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65 viewsAlessio Gusmeroli models his new turf top hat after drilling a permafrost core near Deadhorse, Alaska on August 17, 2012). (Credit: Tingjun Zhang, NSIDC)
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64 viewsIn this photo taken on August 16, 2012, Tim Schaefer, Lin Liu, Alessio Gusmeroli, and Tingjun Zhang cook food and examine the day’s observations of active layer depth at camp just south of Deadhorse, Alaska. (Credit: Kevin Schaefer, NSIDC)
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64 viewsThe equipment required to drill permafrost cores consists of shovels and a tarp, a motor to power the drill, a cooler to keep the samples frozen, a toolbox, a steel pry bar, and an augur drill bit. (Credit: Kevin Schaefer, NSIDC)
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64 viewsThis permafrost core extracted from a depth of 1.5 meters on August 20, 2012 near Toolik Lake, Alaska has been frozen for thousands of years, yet green moss is visible at the 9 centimeter mark. (Credit: Kevin Schaefer, NSIDC)
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64 viewsLin Liu checks the day's data at basecamp. (Credit: Kevin Schaefer, NSIDC)
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64 viewsStandford University scientist Lin Liu and research volunteer Tim Schaefer are attempting to remove a drill bit that accidently froze into the permafrost at a site just south of Deadhorse, Alaska on July 11, 2009. The researchers spent eight hours chipping the drill bit out of the permafrost using a crowbar, pry bar, and a hammer (Credit: Kevin Schaefer, NSIDC)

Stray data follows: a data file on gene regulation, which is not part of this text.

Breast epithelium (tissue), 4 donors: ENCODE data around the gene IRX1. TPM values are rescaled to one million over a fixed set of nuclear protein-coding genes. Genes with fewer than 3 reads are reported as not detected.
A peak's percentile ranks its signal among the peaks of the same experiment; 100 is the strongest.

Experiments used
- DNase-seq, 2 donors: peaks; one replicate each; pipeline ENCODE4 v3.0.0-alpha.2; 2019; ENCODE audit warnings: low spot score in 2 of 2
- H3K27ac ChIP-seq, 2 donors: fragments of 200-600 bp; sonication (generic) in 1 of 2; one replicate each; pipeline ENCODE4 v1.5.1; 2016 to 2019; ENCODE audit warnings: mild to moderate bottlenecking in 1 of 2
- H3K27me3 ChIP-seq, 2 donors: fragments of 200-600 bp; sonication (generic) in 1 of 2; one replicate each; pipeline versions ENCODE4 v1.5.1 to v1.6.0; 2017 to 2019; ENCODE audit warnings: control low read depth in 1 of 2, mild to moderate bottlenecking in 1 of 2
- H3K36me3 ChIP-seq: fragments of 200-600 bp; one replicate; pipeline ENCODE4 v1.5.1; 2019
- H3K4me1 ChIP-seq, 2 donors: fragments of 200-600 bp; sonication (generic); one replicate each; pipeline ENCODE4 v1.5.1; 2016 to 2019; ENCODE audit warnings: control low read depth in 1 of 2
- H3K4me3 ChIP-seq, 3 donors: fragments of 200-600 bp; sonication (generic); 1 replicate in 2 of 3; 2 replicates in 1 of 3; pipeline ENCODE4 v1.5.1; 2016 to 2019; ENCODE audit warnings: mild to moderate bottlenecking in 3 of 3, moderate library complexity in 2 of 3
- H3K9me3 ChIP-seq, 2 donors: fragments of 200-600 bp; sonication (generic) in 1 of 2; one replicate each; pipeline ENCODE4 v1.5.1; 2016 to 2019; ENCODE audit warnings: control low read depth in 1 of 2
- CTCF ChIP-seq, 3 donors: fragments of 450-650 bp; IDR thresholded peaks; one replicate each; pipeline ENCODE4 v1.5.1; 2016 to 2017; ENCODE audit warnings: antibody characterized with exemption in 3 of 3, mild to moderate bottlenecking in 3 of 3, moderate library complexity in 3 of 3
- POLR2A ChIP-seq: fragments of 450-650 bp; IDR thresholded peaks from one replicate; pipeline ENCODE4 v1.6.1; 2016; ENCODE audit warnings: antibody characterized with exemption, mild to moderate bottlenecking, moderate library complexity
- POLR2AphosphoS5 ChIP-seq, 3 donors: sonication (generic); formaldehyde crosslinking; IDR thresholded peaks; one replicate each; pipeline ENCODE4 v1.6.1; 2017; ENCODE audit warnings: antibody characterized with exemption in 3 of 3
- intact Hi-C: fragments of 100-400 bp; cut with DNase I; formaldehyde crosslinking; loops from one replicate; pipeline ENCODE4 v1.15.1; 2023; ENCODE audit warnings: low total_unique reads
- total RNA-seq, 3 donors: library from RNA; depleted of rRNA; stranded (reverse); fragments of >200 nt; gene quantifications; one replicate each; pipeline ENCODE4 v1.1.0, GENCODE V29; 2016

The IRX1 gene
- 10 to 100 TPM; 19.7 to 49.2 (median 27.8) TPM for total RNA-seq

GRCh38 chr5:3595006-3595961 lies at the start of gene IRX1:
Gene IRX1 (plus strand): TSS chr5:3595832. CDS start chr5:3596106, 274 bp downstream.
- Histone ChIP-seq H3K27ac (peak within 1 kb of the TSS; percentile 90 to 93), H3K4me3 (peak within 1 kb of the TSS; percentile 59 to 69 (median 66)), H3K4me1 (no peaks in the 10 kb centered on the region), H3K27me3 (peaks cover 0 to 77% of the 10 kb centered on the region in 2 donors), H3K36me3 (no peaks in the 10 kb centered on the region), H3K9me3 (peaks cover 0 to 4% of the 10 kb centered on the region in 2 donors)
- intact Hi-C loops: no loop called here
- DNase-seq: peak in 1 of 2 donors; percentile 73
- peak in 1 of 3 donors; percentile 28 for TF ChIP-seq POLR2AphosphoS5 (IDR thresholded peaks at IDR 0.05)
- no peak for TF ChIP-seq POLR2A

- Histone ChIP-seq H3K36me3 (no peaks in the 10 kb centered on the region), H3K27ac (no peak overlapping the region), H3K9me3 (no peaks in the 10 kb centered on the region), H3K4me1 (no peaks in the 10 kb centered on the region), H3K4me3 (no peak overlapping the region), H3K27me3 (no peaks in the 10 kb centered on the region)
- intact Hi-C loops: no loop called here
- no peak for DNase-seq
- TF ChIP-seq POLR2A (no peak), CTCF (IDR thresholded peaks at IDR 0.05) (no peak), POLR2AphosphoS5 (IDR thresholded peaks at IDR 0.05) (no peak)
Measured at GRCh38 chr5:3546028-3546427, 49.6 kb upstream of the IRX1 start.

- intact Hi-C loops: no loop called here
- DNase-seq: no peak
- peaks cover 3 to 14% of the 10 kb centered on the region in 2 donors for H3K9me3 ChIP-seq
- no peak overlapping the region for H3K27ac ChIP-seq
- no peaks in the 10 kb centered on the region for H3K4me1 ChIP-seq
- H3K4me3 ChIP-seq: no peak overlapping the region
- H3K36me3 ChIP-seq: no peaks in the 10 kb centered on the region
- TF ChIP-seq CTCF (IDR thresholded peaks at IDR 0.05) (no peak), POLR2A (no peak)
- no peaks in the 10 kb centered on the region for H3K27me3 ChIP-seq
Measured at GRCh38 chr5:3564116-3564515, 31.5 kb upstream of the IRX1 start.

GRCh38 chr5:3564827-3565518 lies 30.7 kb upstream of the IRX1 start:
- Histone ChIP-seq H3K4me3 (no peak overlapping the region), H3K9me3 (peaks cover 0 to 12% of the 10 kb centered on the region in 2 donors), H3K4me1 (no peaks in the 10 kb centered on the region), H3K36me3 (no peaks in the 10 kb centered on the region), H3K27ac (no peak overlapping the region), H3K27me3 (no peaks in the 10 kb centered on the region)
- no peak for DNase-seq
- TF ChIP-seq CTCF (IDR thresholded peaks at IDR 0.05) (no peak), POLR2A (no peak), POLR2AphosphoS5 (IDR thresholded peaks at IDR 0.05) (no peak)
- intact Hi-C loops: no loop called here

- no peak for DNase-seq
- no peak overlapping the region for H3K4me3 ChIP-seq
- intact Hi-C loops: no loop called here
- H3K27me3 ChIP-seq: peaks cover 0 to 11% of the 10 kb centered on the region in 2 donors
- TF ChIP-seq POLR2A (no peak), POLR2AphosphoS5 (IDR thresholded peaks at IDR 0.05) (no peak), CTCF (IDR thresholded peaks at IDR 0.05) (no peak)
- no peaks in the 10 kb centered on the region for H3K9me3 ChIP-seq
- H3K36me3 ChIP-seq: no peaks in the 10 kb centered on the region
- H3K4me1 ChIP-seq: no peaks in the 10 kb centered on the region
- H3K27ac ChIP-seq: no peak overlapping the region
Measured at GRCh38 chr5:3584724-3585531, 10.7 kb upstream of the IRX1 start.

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permafrost, nsidc, kevin schaefer, alaska, barrow63 viewsKevin Schaefer pulls a ground penetrating radar unit through the tundra near Barrow, Alaska on August 14, 2013 to measure the active layer depth. The radar unit (in the box) emits a pulse which reflects off the permafrost to measure the active layer depth, which is recorded in the computer held by Andy Parsekian (Credit: Elchin Jafarov, NSIDC).
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permafrost, nsidc, kevin schaefer, alaska, barrow63 viewsAndy Parsekian, Kevin Schaefer, and Lin Liu use a ground penetrating radar to measure the depth of an ice wedge on August 15, 2013. The survey line lies perpendicular to the ice wedge and similar ice wedges crisscross the tundra in the background (Credit: Elchin Jafarov, NSIDC).
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63 viewsDawn finds Kevin Schaefer and Tim Schaefer still sleeping at camp near the Sagavanirktok River south of Deadhorse, Alaska on August 16, 2012. Mud makes the trucks appear brown, although their true colors are red and blue (Credit: Tingjun Zhang, NSIDC).
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63 viewsLin Liu and Alessio Gusmeroli dig into a small pingo south of Deadhorse, Alaska on August 17, 2012. (Credit: Tingjun Zhang, NSIDC)
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62 viewsTingjun Zhang, Alessio Gusmeroli, Lin Liu, and Tim Schaefer check gear before starting a new survey of active layer depth using ground penetrating radar on August 16, 2012. Zhang holds the radar controller while the yellow antenna rests at his feet next to a spool of survey line. (Credit: Kevin Schaefer, NSIDC)
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61 viewsLin Liu pulls a ground penetrating radar unit through the tundra in rainy weather as Andy Persekian and Elchin Jafarov follow behind. The survey near Barrow, Alaska measures active layer depth. The radar unit (in the box) emits a pulse which reflects off the permafrost to measure the active layer depth, which is recorded in the computer held by Andy Parsekian. (Credit: Kevin Schaefer, NSIDC)
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